Learn more about Alexandrite, Pearl and Moonstone from the GIA gem encyclopedia.


The name “ruby” comes from the Latin word “ruber”, meaning “red.” The most renowned rubies like those from Myanmar, the Himalayas, and Vietnam form in marble which gives them a vibrant red glow. In other locations rubies can be found in basalt rock, however these rubies often have a darker and less intense color.

Early cultures treasured rubies believing that they held the power of life. Roman scholars included rubies in their Natural History writings and Ancient Hindus believed that those who possessed a ruby were blessed with safety. Rubies are also mentioned four times in the Bible and were called the most precious of the 12 stones. Ruby retained its importance and became one of the most sought-after gems of European royalty. The ruby helps celebrate July birthdays and is the perfect gift for the 15th and 40th anniversaries.

Learn more about Ruby from the GIA Gem encyclopedia.


Best known for its green color, the Peridot is one of the birthstones for August and celebrates the 16th anniversary. The word peridot comes from the Arabic word “faridat” meaning “gem.” The peridot is found in the United States, China, and Vietnam and is formed deep inside the Earth then delivered to the surface by volcanoes; some peridot has even come to earth in meteorites although this is very rare.

The Spinel is the newest birthstone of August, and comes in many colors to suit every need; from orange to intense red, vibrant pink, and all shades of purple and blue. The spinel is a good candidate for the title of “History’s Most Underappreciated Gem” because spinel has long been mistaken for other gemstones! Although often confused with other gemstones, the classification of the spinel helped shape the foundation of gemology, cementing the spinel in history forever.

Learn more about Peridot and Spinel from the GIA gem encyclopedia.


 

Sapphire, the birthstone for September and the gem of the 5th and 45th anniversaries has long represented nobility, truth, and faithfulness. Throughout history, the sapphire has always been associated with the color blue. The sapphire has decorated the robes of royalty for centuries and has been a color standard for another blue gems. Royalty from Greece and Rome, clergy members, and kings and queens from the Middle Ages all wore the sapphire. In more recent times, the connection between royalty and sapphires continued when Prince Charles gave a blue sapphire engagement ring to Lady Diana.

In the 1990s, discoveries in East Africa and Madagascar brought fancy sapphires to recognition. The colors attracted jewelry designers who wanted to move away from the traditional blue hue. Consumers who like the romance associated with the gem but want something out of the ordinary now have a rainbow of colors to choose from.

Learn more about Sapphire from the GIA gem encyclopedia.


Opal is known for its display of flashing color known as “play-of-color”. The opal comes in many different varieties, but experts have divided gem opals into five main types: Black, Fire, Boulder, White, and Crystal. The opal is the original birthstone of October and is a great gift for a 12th or 34th anniversary. Diverse lore surrounds the opal; arabic legends say that the opal falls from the heavens in flashes of lightening, while Ancient Greeks believed that opals guarded the wearer from disease.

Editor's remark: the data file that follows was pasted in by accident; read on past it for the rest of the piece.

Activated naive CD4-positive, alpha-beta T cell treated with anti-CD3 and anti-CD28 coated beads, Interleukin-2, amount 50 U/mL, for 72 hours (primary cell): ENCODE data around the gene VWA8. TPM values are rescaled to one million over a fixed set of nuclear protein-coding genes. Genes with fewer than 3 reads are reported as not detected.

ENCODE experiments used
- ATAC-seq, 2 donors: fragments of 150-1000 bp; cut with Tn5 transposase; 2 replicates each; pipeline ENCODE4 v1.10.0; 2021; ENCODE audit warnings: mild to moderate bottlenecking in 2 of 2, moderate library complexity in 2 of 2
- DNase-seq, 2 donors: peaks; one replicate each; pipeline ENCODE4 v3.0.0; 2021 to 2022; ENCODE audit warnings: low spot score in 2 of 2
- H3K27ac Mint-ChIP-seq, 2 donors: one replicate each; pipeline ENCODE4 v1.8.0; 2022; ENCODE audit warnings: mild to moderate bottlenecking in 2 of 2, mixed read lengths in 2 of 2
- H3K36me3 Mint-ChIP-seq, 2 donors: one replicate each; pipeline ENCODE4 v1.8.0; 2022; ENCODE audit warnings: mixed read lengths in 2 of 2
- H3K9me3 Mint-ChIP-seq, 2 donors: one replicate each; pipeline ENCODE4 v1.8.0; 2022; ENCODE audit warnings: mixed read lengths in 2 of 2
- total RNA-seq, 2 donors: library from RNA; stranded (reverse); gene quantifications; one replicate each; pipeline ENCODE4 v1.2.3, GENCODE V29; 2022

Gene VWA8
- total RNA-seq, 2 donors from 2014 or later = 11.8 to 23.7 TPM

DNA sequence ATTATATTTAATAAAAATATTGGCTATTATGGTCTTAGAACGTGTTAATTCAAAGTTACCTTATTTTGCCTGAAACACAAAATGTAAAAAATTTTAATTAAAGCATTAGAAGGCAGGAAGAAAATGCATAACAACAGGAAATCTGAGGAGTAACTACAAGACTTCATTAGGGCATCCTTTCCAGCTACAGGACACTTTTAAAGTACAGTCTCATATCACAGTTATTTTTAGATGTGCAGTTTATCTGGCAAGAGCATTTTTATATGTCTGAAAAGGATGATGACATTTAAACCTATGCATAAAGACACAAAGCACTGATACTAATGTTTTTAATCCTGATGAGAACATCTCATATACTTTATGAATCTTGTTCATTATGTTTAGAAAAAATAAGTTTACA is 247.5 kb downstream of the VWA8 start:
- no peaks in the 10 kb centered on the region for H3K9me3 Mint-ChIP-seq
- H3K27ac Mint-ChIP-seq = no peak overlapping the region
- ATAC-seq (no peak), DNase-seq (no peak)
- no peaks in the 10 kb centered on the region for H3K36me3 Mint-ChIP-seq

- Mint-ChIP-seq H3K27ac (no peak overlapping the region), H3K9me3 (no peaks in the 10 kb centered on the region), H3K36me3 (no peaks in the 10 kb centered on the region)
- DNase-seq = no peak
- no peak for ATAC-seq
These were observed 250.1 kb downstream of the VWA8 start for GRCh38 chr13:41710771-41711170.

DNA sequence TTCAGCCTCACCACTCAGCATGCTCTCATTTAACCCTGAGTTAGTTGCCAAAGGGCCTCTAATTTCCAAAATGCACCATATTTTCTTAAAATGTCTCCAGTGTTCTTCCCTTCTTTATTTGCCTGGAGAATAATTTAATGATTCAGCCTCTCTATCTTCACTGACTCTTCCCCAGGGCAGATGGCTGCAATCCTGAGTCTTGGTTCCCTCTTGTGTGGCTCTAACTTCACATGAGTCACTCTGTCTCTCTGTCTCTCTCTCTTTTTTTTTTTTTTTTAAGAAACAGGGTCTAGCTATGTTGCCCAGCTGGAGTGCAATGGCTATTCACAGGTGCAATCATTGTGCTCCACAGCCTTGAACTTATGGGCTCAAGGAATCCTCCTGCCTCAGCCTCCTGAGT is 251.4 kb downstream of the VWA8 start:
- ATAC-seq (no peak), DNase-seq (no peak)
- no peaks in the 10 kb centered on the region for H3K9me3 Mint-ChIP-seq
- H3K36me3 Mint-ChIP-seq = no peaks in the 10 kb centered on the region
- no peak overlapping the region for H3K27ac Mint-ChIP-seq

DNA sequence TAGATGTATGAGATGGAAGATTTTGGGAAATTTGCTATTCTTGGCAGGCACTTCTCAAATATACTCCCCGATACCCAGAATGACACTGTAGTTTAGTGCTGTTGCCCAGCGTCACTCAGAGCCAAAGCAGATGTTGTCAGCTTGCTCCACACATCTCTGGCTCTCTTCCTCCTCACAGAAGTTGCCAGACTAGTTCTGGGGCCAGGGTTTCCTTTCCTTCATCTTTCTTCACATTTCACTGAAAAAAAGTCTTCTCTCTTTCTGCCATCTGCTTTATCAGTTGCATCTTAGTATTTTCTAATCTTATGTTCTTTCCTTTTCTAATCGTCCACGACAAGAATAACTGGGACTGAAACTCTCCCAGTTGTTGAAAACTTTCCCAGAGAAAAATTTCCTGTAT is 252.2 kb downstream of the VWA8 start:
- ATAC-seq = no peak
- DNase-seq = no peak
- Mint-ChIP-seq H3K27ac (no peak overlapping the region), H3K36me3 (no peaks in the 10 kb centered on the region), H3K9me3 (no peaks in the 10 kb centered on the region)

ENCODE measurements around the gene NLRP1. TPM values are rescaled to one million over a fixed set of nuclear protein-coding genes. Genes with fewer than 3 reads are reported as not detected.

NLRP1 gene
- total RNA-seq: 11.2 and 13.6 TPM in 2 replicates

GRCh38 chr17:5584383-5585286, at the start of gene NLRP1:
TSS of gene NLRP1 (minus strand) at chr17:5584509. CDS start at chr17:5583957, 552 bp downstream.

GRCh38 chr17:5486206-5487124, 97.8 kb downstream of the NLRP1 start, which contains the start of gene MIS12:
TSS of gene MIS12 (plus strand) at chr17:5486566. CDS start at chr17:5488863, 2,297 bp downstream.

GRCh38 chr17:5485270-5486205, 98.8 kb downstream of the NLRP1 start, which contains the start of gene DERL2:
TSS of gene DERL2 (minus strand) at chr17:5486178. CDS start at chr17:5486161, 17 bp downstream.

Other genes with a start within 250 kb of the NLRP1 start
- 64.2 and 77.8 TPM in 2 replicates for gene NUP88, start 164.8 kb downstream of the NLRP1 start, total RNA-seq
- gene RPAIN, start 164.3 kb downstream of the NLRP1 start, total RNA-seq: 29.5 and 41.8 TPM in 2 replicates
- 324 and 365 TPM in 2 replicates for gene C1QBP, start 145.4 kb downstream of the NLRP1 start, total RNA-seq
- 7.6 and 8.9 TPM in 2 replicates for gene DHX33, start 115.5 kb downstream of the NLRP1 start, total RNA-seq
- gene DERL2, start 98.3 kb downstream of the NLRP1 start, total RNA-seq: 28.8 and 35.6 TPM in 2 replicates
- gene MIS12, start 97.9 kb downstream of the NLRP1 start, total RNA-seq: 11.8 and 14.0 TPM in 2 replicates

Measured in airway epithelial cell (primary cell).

Tourmaline has one of the widest color ranges of any gem, occurring in various shades of virtually every hue. People have used tourmaline for centuries, but it was often identified as some other stone based on its coloring. Very few gems match tourmaline’s dazzling range of colors and lucky for October babies, the beautiful pink tourmaline is also one of their birthstones.

Learn more about Sapphire from the GIA gem encyclopedia.



Topaz has a wide color range that includes various tones and saturations of blue, green, yellow, orange, red, pink, and purple making the birthstone for November diverse in color. Scholars trace the origin of the name back to Sanskrit and the word “topas” or “tapaz”, meaning “fire.” The ancient Greeks believed that topaz gave them strength while in Europe, people thought that topaz could break magic spells.

Citrine is also one of the birthstones for the month of November and it is also the gem that commemorates the 13th anniversary. Before the days of modern gemology, Citrine was often mistaken for topaz because of their similar coloring. Citrine is actually a rare variety of quartz that comes in a variety of hues between pale yellow to brownish orange.

Learn more about Sapphire from the GIA gem encyclopedia.


Blue zircon, one of the birthstones for December, proudly sparkles due to its double refractivity. The stones name comes from the Arabic work “zarkun” meaning “vermilion”. In the middle Ages, the gem was thought to induce sleep, drive away evil spirits and promote riches.

Turquoise, another birthstone for December, is only found a few places on Earth and is identified by its sky blue color. The gem’s name comes from the French expression “pierre tourques”, or “Turkish stone.” Turquoise is the national gem of Tibet, and has long been considered to guarantee health and fortune.

Tanzanite is the third birthstone for the month of December, and is a relatively new colored stone. Tanzanite is only mined in Tanzania, where the gem gets its name. Tiffany & Company played a large part in helping the Tanzanite make a name for itself by making a deal to become its main distributor.

Learn more about Sapphire from the GIA gem encyclopedia.